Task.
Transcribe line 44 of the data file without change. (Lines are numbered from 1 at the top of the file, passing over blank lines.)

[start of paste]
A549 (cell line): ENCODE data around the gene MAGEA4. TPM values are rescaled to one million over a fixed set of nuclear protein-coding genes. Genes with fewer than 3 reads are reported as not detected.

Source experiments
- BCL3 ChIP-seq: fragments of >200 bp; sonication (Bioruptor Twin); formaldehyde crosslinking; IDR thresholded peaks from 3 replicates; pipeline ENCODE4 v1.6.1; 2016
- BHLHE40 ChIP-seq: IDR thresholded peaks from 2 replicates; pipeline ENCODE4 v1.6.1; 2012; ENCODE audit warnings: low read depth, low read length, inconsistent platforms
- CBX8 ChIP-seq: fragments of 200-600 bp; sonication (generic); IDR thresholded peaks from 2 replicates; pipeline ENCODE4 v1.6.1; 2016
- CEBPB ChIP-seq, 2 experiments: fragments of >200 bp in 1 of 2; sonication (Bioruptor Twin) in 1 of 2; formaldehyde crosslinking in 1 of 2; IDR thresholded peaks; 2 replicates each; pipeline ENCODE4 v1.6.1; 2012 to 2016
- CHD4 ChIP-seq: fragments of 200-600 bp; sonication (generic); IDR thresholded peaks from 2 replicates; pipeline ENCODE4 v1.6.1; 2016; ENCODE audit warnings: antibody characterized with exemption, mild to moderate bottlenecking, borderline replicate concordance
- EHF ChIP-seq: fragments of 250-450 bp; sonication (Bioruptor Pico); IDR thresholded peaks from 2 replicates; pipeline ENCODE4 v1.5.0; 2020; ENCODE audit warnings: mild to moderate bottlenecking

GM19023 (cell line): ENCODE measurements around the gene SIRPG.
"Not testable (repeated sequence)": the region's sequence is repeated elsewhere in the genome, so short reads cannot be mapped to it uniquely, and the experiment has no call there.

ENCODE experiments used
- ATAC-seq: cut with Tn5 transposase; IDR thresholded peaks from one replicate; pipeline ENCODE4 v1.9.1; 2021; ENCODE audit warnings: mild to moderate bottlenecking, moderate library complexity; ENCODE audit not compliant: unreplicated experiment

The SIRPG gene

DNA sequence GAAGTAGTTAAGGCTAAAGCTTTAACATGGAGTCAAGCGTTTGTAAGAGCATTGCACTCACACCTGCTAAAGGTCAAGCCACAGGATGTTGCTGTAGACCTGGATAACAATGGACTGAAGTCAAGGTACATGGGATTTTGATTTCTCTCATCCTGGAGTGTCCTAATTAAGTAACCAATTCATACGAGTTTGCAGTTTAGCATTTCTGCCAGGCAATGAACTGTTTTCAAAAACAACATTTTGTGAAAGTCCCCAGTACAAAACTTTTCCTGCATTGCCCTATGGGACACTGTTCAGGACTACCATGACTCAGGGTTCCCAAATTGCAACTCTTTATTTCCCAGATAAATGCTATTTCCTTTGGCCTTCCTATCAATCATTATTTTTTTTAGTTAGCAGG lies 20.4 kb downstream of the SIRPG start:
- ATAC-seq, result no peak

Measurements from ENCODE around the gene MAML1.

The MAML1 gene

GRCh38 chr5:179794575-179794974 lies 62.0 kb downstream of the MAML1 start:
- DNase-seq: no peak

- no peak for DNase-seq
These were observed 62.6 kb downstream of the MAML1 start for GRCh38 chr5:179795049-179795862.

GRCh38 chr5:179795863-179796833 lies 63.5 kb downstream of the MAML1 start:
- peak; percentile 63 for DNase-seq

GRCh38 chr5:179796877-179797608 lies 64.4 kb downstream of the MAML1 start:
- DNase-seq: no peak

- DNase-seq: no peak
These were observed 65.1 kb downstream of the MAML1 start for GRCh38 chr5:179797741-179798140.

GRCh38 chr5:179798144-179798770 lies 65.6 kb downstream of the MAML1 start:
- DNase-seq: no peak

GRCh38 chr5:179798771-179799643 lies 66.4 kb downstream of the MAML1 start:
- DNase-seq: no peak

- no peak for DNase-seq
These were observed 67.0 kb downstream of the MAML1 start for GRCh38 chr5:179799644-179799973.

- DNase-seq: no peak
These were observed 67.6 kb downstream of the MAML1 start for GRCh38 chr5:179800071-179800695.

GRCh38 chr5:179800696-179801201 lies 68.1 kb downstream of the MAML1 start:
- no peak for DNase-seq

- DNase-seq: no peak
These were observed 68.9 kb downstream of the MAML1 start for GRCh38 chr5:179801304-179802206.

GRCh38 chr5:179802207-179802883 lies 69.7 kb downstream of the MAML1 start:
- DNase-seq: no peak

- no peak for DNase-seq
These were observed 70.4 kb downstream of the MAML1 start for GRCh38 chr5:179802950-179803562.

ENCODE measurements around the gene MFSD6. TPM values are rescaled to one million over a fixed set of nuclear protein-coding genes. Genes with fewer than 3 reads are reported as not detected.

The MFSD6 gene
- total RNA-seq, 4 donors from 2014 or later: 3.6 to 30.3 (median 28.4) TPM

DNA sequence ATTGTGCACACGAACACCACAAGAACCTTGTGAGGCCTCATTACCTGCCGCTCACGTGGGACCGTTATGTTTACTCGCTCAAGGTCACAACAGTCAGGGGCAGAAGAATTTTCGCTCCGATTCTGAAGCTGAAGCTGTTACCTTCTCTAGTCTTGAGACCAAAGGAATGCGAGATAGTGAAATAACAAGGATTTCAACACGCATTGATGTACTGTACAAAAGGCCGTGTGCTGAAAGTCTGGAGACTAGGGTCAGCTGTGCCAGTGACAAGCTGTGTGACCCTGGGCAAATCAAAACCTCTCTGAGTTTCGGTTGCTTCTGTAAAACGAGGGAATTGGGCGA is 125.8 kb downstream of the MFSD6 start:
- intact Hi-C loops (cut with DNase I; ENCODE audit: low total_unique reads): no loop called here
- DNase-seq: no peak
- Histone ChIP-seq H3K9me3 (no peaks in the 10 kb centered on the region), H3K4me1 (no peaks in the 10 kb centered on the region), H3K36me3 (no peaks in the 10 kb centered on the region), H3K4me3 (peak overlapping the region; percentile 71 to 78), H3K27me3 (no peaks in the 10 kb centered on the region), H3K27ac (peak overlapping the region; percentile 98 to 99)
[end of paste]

ENCODE measurements around the gene MFSD6. TPM values are rescaled to one million over a fixed set of nuclear protein-coding genes. Genes with fewer than 3 reads are reported as not detected.